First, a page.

The federation was instrumental in Zuma ascending to the presidency in 2009. It, however, turned against him following his Cabinet reshuffle in March. It banned him from attending or speaking at its events.
Cosatu first deputy president Tyotyo James said Cosatu would continue its campaign for Zuma to step down.
The trade union federation said the judicial commission of inquiry into state capture should not be limited to the Gupta family’s alleged influence on the executive and state-owned enterprises. It should extend to before 1994 and include the government of national unity, led by former president Nelson Mandela.
“We should know who has been getting tenders at Eskom over so many decades. Apart from the Guptas, how many other families have been getting tenders from Eskom, Denel, SAA?” Dlamini asked.
It was an undeniable fact that the state, including Treasury, had long been captured, he said.
Ntshalintshali said rumours about underhand deals and looting of the state on the eve of the democratic dispensation could not be ignored.
Former Public Protector Thuli Madonsela investigated the Gupta family’s alleged undue influence on government. They allegedly offered some ANC leaders ministerial jobs, in exchange for their businesses getting favourable treatment and government tenders.
She recommended that a judicial inquiry, led by a judge, investigate these allegations. Zuma had taken the report on review, arguing that Mandonsela overstepped her powers.
He said that only the president had the power to institute an inquiry and appoint a judge to head it.
COSATU: PRASA corruption contributes to poor train services in WC
The trade union federation’s provincial officials believe alleged corruption at the rail operator is contributing towards its failure to supply reliable train services.
Provincial secretary Tony Ehrenreich says: “Prasa’s providing a horrendous transport service to its members. The trains are in a bad shape. The service providers are lying to commuters when there are no trains available and they’re overcharging people for tickets when there are no seats on the trains available for the tickets they’ve sold.”
JOBURG – As Cosatu is planning to hold what is dubbed the mother of all marches, Mayor says they must direct their grievances to the Gupta home as all corruption starts there.
Johannesburg Mayor Herman Mashaba said if Cosatu is against corruption, they must march to the Gupta home.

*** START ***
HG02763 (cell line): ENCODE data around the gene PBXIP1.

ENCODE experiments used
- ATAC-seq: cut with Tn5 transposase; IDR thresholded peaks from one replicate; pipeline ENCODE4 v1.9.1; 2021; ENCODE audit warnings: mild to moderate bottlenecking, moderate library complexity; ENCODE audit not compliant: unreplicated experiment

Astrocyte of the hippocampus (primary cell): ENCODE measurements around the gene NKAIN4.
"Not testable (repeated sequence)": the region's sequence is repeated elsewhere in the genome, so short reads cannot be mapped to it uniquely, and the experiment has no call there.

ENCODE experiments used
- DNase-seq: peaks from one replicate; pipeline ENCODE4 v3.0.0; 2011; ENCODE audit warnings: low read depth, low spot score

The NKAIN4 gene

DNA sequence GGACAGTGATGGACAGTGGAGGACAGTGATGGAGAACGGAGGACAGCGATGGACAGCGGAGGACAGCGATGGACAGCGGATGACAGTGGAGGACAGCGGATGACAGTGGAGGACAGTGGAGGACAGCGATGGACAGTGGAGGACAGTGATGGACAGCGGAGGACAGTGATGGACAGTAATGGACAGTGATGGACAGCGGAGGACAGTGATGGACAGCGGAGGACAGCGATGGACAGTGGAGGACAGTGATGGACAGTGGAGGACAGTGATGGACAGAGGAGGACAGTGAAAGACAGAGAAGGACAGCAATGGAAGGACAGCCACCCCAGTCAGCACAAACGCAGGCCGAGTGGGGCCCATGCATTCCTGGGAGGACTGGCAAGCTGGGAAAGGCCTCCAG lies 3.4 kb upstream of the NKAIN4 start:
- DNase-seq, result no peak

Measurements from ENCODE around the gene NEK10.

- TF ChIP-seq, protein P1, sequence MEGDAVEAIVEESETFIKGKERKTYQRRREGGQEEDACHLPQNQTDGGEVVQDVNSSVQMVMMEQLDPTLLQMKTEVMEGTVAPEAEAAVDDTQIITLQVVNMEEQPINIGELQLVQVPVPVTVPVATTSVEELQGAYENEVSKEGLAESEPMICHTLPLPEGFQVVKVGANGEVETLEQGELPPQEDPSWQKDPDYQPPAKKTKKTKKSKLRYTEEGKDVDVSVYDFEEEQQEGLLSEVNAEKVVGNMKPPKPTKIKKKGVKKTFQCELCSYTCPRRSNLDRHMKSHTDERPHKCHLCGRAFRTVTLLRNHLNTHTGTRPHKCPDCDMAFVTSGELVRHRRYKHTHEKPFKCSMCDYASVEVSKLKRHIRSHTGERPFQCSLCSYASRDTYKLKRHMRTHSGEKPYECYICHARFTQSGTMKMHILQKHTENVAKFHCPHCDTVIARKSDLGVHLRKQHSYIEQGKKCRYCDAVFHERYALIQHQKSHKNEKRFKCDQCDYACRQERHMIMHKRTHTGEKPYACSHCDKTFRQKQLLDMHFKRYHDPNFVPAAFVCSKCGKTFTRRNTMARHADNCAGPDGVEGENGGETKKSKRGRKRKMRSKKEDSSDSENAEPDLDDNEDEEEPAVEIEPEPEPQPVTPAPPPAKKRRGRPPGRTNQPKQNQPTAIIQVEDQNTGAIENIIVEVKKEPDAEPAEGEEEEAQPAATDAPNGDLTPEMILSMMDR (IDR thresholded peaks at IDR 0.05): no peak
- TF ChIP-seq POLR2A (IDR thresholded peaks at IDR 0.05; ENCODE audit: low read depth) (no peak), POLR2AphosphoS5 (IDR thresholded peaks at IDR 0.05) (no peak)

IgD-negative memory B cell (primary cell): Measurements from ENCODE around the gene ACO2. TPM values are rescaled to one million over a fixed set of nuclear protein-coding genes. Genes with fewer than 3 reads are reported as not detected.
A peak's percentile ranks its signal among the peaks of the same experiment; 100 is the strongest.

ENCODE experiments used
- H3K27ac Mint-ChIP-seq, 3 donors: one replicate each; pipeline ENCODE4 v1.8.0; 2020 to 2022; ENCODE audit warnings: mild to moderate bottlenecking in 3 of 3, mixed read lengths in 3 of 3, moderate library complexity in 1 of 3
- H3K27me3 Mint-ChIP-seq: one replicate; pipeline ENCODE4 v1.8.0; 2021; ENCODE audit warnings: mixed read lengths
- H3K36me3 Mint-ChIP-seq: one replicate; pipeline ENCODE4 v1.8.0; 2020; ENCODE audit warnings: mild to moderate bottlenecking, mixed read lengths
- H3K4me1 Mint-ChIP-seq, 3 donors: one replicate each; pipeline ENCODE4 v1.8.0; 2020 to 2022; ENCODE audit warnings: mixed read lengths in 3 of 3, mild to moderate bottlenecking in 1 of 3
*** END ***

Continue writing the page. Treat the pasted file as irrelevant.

As Cosatu will be embarking on a national strike on 27 September to protest against state capture and corruption, City of Johannesburg Mayor Herman Mashaba has a very short message for the trade union, ‘Go protest at the headquarters of corruption, Saxonwold’.
National spokesperson of Cosatu Sizwe Pamla said their first stop will actually be at the City’s headquaters, the Metro Centre in Braamfontein. According to Pamla, they will drop a memorandum of demands to the Mayor’s office where, among other things, they will be demanding that free basic water is given back to the working class. He said they also want to address the issue of unfair suspensions on workers by the City and what he claimed is employment discrimination within the City.
In a statement, Mashaba said Cosatu and its affiliates should be applauding the City not marching against it, as it has made strides in fighting things that Cosatu claim to be against, like labour broking. The mayor mentioned that bringing the Jozi@Work programme to an end was one such bold and decisive step his administration took.
“The Jozi@Work programme was a wolf in sheep’s clothing, benefitting only the middlemen who were awarded multimillion-rand contracts to run projects.
For a trade union which is against labour brokers, it is ironic that Cosatu would support the Jozi@Work programme, which is essentially run by brokers,” reads Mashaba’s statement.
The mayor also highlighted how his administration is fighting daily to deal with corruption within the City.
On the issue of free basic water, Mashaba said it was part of the City’s commitment to care for the poorest residents. “We have committed to providing free basic water to residents on the City’s indigent list. Depending on household income, our poorest residents will receive up to a maximum of 15 kilolitres of free water per household, per month in line with the City’s Expanded Social Package Policy,” Mashaba said in a statement, adding that it was bizarre that Cosatu seeks to protect the interest of society’s elite.
“If Cosatu and its affiliates are determined to fight corruption, they must first take this fight to where corruption is planned, at Saxonwold,” Mashaba said in a statement.
Zuma under fire as unions turn up heat on corruption
Johannesburg – South Africa’s biggest labour organisation urged workers to strike on Wednesday to protest against what it called “the cancer of corruption” spreading among business and government leaders and threatening the nation’s democracy under President Jacob Zuma.
The action is the boldest step yet by the Congress of South African Trade Unions to pile pressure on Zuma, whom it helped to win control of the ruling African National Congress in 2007 and then turned against after he fired Pravin Gordhan as finance minister in March. That move prompted S&P Global Ratings and Fitch Ratings to downgrade the nation’s credit assessment to junk.
“This strike is about sending a message to both government and private sector that as workers and citizens we are tired of corruption,” Bheki Ntshalintshali, general secretary of the 1.7-million-member Cosatu, told reporters in Johannesburg on Tuesday.